In my last post, I published Scott Lindsay’s article on emulation for learning writing styles. However, I later realized I’d used a very similar technique when studying direct response marketing. Rather, I was forced to use it.
The technique? Simple. Copy passages of the writing style you wish to learn, not thought for thought as in emulations, but word for word.
Don’t get me wrong; I’m not talking about plagiarism. You’ll never publish or in any way use the actual passages you copy. The idea is to get the language so ingrained into your mind that the style comes naturally.
For example, take that direct response marketing course I mentioned above. To teach the direct response style of writing, instructors gave students copies of well-performing sales letters. Our task was to read through each one, out loud if possible, ten times or so. Once that was done, we were to copy each letter, word for word, at least five times. If you’ve ever seen a direct response marketing letter, you know how long they are. The first read through was fine. Everything after that felt like cruel and unusual punishment. Talk about boring! In fact, I got so bored, I never finished the course. What, I thought, is the point of copying these letters time after time?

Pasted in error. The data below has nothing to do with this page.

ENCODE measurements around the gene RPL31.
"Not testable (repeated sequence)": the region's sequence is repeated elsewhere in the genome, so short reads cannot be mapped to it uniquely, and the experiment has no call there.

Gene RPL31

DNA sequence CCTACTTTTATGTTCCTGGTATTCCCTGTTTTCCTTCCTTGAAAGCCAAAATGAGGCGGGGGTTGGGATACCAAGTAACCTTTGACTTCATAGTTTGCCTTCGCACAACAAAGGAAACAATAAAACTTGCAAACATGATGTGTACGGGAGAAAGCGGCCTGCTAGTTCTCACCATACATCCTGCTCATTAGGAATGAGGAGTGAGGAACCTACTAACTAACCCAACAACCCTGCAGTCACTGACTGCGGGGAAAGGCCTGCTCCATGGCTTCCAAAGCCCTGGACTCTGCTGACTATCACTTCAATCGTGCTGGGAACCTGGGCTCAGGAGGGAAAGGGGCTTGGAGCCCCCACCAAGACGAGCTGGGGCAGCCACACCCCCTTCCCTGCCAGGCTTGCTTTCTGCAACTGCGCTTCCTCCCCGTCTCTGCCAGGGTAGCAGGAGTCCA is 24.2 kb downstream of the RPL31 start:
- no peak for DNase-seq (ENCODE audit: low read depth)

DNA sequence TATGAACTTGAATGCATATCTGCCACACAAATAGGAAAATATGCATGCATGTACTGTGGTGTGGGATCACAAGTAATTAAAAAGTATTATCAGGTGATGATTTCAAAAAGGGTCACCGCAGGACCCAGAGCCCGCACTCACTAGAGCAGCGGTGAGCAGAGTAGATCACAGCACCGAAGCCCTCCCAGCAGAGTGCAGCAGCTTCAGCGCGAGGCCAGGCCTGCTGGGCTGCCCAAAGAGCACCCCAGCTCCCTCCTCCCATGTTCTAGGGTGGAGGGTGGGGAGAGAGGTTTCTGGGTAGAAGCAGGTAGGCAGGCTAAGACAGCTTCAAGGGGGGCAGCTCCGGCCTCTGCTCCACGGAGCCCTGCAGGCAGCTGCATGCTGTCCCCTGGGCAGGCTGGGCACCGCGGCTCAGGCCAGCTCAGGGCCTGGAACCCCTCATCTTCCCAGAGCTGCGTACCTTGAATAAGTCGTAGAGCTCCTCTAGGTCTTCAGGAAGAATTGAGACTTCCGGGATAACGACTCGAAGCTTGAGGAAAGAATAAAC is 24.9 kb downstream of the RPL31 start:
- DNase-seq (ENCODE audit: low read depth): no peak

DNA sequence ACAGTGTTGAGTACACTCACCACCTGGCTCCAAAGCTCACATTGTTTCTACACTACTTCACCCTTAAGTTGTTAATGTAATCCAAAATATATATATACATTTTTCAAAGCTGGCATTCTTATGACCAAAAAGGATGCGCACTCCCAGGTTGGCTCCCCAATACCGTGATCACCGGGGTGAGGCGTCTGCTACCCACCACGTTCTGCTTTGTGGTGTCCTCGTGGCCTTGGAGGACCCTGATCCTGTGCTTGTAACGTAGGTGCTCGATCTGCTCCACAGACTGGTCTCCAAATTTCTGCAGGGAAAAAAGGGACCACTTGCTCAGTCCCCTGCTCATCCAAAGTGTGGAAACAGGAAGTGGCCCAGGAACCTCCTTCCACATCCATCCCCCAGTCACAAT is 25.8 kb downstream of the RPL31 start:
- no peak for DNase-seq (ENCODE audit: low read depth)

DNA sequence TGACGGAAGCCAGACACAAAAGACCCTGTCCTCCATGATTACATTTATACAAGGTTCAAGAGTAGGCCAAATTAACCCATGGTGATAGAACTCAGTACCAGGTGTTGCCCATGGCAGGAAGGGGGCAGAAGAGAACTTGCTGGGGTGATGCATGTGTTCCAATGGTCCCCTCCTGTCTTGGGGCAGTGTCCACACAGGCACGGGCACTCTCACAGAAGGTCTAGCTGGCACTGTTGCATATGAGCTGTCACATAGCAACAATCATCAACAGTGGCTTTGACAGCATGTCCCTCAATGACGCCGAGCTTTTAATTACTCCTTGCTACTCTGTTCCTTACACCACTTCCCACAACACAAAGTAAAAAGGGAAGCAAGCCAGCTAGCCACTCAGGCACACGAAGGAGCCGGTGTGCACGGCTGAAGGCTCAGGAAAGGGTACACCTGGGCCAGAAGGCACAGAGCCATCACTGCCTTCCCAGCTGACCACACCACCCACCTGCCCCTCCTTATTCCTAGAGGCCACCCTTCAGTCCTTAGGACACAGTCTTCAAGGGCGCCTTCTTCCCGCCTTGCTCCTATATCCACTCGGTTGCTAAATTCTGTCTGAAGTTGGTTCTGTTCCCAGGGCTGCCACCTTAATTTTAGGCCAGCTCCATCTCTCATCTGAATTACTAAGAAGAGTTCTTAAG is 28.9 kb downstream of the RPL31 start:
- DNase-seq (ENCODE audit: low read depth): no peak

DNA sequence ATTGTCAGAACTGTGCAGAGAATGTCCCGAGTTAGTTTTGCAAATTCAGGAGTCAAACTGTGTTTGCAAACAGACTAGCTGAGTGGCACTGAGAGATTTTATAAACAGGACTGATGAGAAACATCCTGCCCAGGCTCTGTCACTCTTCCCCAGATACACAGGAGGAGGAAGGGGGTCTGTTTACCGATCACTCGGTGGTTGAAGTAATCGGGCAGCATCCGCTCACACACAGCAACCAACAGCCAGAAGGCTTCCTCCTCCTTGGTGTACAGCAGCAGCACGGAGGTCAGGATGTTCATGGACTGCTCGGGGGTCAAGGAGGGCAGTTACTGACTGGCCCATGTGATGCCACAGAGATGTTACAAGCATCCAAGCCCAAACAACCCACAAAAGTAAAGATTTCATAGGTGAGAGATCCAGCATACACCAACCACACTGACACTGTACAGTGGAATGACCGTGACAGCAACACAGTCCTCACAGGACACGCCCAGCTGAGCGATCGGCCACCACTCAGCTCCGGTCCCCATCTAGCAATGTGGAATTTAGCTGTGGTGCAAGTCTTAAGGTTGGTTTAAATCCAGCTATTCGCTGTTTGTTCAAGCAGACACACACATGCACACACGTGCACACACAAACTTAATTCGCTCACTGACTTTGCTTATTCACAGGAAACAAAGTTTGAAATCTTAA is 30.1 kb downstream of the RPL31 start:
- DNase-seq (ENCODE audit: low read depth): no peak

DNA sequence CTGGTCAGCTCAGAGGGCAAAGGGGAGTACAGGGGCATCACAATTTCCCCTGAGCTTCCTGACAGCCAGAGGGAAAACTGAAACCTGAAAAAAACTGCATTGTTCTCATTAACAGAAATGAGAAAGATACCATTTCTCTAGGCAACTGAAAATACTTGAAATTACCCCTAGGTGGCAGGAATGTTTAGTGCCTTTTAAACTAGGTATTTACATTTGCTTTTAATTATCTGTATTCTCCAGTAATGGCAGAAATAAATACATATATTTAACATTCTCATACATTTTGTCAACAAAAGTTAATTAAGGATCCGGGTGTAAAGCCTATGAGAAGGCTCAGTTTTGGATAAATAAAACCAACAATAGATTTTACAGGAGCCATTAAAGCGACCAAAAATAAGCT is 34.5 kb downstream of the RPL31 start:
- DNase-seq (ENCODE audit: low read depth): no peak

It wasn’t until later that I realized the method I hated so much had actually worked. After copying only a few of those letters, the style and language had so embedded themselves in my psyche, it became natural for me to enter “direct response” mode when the occasion called for it.
If you’re trying to learn a writing style, whether fiction, nonfiction or poetry, try this simple copying technique. Most likely, every single moment will be painful (sorry, I have to be honest). However, if you’re serious about branching out and challenging yourself, this method provides great benefits that will last years into the future.